On September 21, 1940, the Tigers win for the 15th time in 19 games, defeating the Indians on a five-hitter by Schoolboy Rowe, who improves his mark to 16-3. The victory lifts Detroit two games ahead of Cleveland with six games to play.

On September 21, 1935, the Tigers clinch the AL pennant when they sweep a doubleheader from the Browns at Navin Field. Tommy Bridges wins the first game and Elden Auker tosses a gem in the finale. It’s the Tigers second straight pennant.

September 22

On September 22, 1992, former Tigers reliever Aurelio Lopez dies in a car accident near his home in Mexico at the age of 44. Lopez was an important part of Detroit’s 1984 World Series championship team. In seven years with the Tigers, “Senor Smoke” won 53 games and saved 85 more.

On September 22, 1952, the Tigers lose their 100th game of the season, 6-3 to the Indians in Cleveland. Early Wynn tames the Tigers to hand them the defeat. It’s the first 100-loss season for Detroit, making them the last team in the American League to have a 100-loss season, since the loop started in 1901.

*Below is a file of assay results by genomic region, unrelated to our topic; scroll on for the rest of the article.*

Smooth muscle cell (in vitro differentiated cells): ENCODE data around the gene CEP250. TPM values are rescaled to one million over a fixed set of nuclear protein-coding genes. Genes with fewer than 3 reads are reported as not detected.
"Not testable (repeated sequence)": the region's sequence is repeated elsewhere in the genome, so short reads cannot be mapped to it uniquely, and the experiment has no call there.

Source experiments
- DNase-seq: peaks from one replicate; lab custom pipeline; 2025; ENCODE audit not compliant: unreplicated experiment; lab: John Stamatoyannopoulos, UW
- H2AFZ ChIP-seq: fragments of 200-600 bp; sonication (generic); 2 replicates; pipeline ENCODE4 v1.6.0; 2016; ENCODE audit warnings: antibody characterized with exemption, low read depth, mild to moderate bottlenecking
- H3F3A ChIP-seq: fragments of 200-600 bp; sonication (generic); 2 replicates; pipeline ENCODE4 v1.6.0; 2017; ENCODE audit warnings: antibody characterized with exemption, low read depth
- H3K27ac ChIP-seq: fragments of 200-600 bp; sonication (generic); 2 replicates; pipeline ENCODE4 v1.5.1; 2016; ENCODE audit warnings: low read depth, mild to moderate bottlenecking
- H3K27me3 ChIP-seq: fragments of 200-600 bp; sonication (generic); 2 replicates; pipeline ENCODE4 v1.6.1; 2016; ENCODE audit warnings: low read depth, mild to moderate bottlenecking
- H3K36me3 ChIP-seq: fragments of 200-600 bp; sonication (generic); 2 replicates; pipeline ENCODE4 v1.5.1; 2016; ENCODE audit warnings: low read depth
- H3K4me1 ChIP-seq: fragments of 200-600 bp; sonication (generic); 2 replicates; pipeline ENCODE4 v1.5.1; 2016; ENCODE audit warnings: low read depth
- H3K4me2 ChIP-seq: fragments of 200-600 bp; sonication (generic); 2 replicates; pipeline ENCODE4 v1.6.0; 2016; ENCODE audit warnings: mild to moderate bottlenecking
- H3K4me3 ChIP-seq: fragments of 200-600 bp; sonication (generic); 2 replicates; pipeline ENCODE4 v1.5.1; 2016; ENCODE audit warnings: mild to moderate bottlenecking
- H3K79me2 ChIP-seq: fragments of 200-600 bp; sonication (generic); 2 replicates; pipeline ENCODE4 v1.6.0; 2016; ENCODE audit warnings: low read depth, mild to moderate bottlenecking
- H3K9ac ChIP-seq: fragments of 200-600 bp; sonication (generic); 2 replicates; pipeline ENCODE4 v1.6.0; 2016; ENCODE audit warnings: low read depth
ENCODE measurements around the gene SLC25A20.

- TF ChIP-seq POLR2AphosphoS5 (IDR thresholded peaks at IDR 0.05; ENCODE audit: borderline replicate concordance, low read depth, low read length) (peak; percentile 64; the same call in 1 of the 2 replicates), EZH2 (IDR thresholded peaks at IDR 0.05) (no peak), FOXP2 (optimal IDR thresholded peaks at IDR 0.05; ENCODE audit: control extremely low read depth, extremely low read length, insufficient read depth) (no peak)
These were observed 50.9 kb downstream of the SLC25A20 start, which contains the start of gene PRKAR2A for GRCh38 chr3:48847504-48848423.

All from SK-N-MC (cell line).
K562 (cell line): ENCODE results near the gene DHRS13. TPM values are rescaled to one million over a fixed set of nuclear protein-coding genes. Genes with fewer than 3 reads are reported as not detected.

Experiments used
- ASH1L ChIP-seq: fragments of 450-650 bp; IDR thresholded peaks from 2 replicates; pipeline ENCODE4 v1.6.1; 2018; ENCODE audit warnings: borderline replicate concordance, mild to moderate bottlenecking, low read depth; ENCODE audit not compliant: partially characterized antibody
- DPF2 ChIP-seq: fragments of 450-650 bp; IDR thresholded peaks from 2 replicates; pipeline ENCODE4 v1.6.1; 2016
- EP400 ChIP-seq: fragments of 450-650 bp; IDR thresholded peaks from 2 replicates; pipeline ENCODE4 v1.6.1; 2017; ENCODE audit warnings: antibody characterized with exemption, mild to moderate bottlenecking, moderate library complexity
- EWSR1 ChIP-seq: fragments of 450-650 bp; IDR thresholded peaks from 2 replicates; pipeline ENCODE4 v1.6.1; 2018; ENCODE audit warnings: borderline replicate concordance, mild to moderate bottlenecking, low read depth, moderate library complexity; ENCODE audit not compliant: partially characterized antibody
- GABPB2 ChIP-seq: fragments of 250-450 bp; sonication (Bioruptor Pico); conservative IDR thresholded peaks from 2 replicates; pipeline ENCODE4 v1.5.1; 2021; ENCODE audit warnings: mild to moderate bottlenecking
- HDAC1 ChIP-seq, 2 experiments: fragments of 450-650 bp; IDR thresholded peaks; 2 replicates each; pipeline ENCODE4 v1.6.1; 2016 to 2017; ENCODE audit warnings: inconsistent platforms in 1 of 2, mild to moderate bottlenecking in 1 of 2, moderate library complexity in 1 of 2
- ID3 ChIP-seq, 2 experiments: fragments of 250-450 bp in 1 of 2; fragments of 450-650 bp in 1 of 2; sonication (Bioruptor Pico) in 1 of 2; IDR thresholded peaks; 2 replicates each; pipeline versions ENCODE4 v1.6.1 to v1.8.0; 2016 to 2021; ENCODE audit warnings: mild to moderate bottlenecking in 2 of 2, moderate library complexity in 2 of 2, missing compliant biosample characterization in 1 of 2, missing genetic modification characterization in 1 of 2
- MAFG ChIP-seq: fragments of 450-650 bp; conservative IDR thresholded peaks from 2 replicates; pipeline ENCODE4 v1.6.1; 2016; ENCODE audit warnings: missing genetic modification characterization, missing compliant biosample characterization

On September 22, 1946, Hal Newhouser beats the Indians, 3-0 on a two-hitter to win his 26th game of the season. “Prince Hal” will lead the American League in wins and ERA for the third straight season, winning an incredible 80 games from 1944-1946.

September 23

On September 23, 2000, while walking on a sidewalk in downtown Detroit, former Tigers third baseman Aurelio Rodriguez is killed when a car jumps the curb and runs him over. Rodriguez, who played for Detroit from 1971-1979, is 52 at the time of the accident.

On September 23, 1984, Sparky Anderson becomes the first manager to lead teams in each league to 100 wins. The Tigers defeat the Yankees 4-1 to reach the century mark for the season. Previously with the Reds, Sparky had won 100 games in 1970, 1975, and 1976.

On September 23, 1984, Willie Hernandez converts his 32nd consecutive save opportunity for the Tigers. He’s a perfect 32-for-32 on the season for saves. The save comes in Detroit’s 100th victory of the year. Four days later he’ll blow his only save of the year. Hernandez wins both the Cy Young and MVP awards in 1984.

September 24